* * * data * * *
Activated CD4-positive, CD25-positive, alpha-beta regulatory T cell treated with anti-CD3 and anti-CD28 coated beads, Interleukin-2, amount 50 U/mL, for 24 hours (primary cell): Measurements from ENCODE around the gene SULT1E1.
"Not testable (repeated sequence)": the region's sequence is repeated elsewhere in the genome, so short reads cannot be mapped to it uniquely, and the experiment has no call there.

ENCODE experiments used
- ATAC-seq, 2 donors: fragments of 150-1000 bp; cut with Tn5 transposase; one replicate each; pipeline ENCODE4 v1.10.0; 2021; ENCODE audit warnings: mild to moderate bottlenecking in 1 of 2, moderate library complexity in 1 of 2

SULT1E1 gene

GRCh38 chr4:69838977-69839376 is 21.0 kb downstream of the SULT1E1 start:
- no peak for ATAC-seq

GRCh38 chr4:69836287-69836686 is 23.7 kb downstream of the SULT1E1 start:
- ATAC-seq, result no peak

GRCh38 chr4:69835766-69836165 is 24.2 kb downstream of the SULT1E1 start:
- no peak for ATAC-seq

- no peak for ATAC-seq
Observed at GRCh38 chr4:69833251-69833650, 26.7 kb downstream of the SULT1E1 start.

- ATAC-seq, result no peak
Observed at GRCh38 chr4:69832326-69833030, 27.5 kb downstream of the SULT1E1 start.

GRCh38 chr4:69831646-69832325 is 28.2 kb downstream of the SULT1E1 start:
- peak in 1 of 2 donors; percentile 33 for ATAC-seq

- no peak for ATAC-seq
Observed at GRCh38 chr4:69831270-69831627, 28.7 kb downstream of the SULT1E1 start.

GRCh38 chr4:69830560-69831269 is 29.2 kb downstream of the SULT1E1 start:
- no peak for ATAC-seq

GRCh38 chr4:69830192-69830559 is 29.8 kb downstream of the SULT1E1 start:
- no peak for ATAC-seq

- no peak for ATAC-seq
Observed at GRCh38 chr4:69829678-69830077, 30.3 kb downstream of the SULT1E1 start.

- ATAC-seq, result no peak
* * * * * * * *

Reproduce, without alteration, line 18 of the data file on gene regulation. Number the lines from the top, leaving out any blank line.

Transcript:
- no peak for ATAC-seq